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RIFFZ2000 @ Goodwill Club gets 6/10

RIFFZ2000 @ Goodwill Club – The Rechabite

Sunday, November 8, 2020


Goodwill Club at The Rechabite played host to one of Perth’s more interesting jazz outfits as RIFFZ2000 played the penultimate show for the Perth International Jazz Festival on Sunday evening. RIFFZ2000 are a trio with Ben Vanderwal on drums, Harry Winton on guitar, and Harry Mitchell on keys.

The lads play “remixes” in the most drastic sense of the word. Using vocal tracks from a selection of songs from the seventies until today (pop, rock, hip hop and otherwise), the band explores these themes as jazz fusion numbers. These aren’t straight covers though, but dexterous, herky jerky and often winding jazz renditions that don’t so much reference the tracks as they reinvent and deconstruct them.

The sound won’t be to everyone’s taste, and the strength of each performance rested on how good the backing track was as a vehicle for jamming. The boys cut up these tracks themselves, looping the vocals and sometimes speeding them up. It may have been a matter of track selection, or merely this reviewer’s ears settling into the group’s sound, but the set took a while to get going. It opened well enough with spacey guitar and tinkling bells before kicking off on a hard-edged jazz fusion cover of the ABC theme.

Things took a dip from there. In Da Club came next, its key riff snarling on guitar and its stabbing rhythm used as a vehicle for some heavy jamming. The band’s chops were undeniable, but this felt too cacophonous. The backing track was too quiet throughout and at times meshed poorly with the keyboards. At one point a snippet of the Beastie Boys’ Intergalactic was overlaid, which was fun but added another layer of noise over an already atonal stew.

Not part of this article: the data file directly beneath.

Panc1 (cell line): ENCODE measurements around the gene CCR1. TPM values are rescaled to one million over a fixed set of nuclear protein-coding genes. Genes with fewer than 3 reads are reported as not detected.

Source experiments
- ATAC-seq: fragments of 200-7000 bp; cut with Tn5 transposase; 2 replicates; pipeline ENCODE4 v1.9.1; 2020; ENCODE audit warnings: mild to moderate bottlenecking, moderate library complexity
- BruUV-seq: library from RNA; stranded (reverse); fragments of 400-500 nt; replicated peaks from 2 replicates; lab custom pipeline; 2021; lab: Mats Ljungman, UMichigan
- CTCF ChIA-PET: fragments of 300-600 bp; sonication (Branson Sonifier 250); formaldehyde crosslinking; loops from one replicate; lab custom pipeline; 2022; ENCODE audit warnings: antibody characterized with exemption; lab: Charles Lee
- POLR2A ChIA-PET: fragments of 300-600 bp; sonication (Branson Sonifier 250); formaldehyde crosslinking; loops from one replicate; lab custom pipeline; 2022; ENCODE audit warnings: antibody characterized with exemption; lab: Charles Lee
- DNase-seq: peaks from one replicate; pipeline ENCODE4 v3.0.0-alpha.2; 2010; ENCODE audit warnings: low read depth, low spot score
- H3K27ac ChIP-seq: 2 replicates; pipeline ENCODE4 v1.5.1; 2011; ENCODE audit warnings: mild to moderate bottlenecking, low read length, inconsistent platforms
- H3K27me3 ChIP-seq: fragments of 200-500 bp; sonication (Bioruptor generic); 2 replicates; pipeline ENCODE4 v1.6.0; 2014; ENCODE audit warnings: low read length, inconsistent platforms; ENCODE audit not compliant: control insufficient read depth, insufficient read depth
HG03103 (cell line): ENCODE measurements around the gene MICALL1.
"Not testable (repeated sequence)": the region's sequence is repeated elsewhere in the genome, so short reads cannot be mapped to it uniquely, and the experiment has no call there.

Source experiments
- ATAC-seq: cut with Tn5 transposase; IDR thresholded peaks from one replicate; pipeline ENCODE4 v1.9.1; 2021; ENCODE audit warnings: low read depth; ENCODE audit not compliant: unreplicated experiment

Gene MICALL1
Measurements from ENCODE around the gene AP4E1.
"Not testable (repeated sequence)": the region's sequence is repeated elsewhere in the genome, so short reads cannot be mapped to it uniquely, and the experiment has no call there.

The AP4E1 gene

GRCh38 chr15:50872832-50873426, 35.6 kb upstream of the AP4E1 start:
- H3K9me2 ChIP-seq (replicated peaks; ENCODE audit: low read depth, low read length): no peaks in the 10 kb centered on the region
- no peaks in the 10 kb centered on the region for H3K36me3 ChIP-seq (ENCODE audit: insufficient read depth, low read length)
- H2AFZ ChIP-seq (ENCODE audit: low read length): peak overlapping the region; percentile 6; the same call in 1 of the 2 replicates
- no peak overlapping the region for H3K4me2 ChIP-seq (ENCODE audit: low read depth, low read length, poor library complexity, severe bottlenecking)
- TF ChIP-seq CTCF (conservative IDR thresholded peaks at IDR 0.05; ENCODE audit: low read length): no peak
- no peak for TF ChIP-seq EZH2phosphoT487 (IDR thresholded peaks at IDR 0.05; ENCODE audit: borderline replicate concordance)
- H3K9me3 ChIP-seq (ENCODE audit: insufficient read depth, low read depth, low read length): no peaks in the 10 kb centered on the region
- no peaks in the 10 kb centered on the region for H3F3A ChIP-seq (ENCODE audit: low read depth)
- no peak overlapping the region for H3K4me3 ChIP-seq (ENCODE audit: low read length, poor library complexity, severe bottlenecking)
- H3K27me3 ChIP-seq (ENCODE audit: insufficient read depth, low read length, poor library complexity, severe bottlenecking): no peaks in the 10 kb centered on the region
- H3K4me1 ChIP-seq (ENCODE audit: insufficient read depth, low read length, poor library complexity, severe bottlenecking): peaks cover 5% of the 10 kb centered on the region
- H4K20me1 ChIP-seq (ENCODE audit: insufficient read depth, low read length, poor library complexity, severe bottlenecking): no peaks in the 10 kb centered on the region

The track then gave way to R. Kelly’s Ignition which was played in its entirety. The track was a questionable choice, but regardless of what one thinks of the artist the sample itself was rather dull and again too quiet, completely buried under some directionless jamming. Suck My Kiss was featured next, and was similarly uninspired.

Thankfully it was here that the tracks started to get better and the band’s playing, and vision, clearer. A sped up version of Sexual Healing laid a good framework for discordant jazzy drumming, and an ambient African-themed tune gave space for some slick atmospheric soloing. I’m Every Woman by Chaka Khan allowed Mr. Winton to lay down a smooth guitar riff and some even smoother guitar solos featuring very sexy wah-wah guitar.

Some re-workings of songs by local musicians Allira Wilson and Matt Allen came next, and a spoken word piece (talking about Crocodiles in Queensland) drew some laughs. This gave way to a funny segue into Owner of a Lonely Heart, whose prog rock riff was perfectly suited to the band’s angular sound. This was the highlight of the night, with big cascades of keyboard notes and huge soloing. Vanderwal’s drumming here was an absolute delight.

Living on a Prayer came next but hit a bum note, boxed in as a strange fusion number that didn’t take advantage of the huge pop hook at its disposal. But the band closed very strong with a three-punch combo of No Woman No Cry, a stellar herky-jerky rendition of Stayin Alive (full of demented, caterwauling jazz chords), and finally Miley Cyrus’ Wrecking Ball. It was on this final track that the band’s vision was most clear, the track’s pop-perfect chorus indeed “wrecked” apart and deconstructed as a series of atonal jazz chords. It was fun and tongue in cheek, ending on the riff to Back in Black for good measure.

At its best, this was a fun take on jazz fusion by a trio with some serious chops and a great ear for tunes. Here’s hoping that the project continues to develop and they streamline their approach, with a greater focus on pop tracks and improvisation that not only deconstructs but accentuates them.


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